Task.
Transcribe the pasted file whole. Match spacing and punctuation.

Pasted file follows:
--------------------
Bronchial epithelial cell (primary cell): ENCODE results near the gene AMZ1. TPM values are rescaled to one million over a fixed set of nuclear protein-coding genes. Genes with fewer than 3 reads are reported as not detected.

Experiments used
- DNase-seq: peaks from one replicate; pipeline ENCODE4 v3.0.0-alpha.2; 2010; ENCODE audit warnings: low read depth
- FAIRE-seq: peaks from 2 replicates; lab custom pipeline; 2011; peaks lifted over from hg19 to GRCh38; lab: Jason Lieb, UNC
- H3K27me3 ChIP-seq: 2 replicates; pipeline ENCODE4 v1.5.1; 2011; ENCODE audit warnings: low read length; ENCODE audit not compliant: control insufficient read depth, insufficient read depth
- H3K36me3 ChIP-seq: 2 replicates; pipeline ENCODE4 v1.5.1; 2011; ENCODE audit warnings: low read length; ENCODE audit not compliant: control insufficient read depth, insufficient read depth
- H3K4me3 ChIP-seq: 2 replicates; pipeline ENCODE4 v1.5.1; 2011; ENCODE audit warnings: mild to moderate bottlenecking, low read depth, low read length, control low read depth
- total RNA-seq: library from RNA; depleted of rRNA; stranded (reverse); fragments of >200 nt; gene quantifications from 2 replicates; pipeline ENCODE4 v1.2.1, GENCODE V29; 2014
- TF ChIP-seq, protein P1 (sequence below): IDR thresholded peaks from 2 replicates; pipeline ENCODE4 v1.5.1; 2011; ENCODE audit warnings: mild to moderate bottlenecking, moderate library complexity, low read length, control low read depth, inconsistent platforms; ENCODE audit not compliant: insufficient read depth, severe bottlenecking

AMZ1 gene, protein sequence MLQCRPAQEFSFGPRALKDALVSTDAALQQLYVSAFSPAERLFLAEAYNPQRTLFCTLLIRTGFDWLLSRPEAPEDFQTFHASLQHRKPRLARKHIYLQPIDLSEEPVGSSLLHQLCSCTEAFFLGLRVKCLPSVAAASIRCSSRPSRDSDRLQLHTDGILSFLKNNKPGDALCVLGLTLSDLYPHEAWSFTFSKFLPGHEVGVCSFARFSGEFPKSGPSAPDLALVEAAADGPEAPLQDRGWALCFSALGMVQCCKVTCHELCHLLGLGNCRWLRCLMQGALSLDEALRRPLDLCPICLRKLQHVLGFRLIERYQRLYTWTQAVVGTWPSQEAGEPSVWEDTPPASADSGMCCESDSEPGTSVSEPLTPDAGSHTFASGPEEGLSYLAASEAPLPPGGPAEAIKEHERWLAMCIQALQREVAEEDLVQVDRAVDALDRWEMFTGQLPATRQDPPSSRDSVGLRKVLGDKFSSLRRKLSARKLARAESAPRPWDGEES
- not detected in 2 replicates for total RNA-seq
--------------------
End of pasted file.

Bronchial epithelial cell (primary cell): ENCODE results near the gene AMZ1. TPM values are rescaled to one million over a fixed set of nuclear protein-coding genes. Genes with fewer than 3 reads are reported as not detected.

Experiments used
- DNase-seq: peaks from one replicate; pipeline ENCODE4 v3.0.0-alpha.2; 2010; ENCODE audit warnings: low read depth
- FAIRE-seq: peaks from 2 replicates; lab custom pipeline; 2011; peaks lifted over from hg19 to GRCh38; lab: Jason Lieb, UNC
- H3K27me3 ChIP-seq: 2 replicates; pipeline ENCODE4 v1.5.1; 2011; ENCODE audit warnings: low read length; ENCODE audit not compliant: control insufficient read depth, insufficient read depth
- H3K36me3 ChIP-seq: 2 replicates; pipeline ENCODE4 v1.5.1; 2011; ENCODE audit warnings: low read length; ENCODE audit not compliant: control insufficient read depth, insufficient read depth
- H3K4me3 ChIP-seq: 2 replicates; pipeline ENCODE4 v1.5.1; 2011; ENCODE audit warnings: mild to moderate bottlenecking, low read depth, low read length, control low read depth
- total RNA-seq: library from RNA; depleted of rRNA; stranded (reverse); fragments of >200 nt; gene quantifications from 2 replicates; pipeline ENCODE4 v1.2.1, GENCODE V29; 2014
- TF ChIP-seq, protein P1 (sequence below): IDR thresholded peaks from 2 replicates; pipeline ENCODE4 v1.5.1; 2011; ENCODE audit warnings: mild to moderate bottlenecking, moderate library complexity, low read length, control low read depth, inconsistent platforms; ENCODE audit not compliant: insufficient read depth, severe bottlenecking

AMZ1 gene, protein sequence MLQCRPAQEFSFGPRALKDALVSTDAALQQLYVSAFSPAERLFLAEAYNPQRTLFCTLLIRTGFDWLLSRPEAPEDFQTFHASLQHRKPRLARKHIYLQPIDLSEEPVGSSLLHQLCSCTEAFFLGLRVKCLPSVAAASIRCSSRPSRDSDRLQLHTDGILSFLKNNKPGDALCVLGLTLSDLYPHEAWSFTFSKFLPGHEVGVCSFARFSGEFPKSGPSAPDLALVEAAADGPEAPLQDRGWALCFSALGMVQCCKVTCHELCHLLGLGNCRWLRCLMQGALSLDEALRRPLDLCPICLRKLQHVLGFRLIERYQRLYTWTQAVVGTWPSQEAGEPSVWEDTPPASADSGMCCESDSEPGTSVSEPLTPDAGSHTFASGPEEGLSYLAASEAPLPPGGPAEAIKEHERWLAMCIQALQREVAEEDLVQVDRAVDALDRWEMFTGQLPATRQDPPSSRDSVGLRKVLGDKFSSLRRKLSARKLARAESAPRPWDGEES
- not detected in 2 replicates for total RNA-seq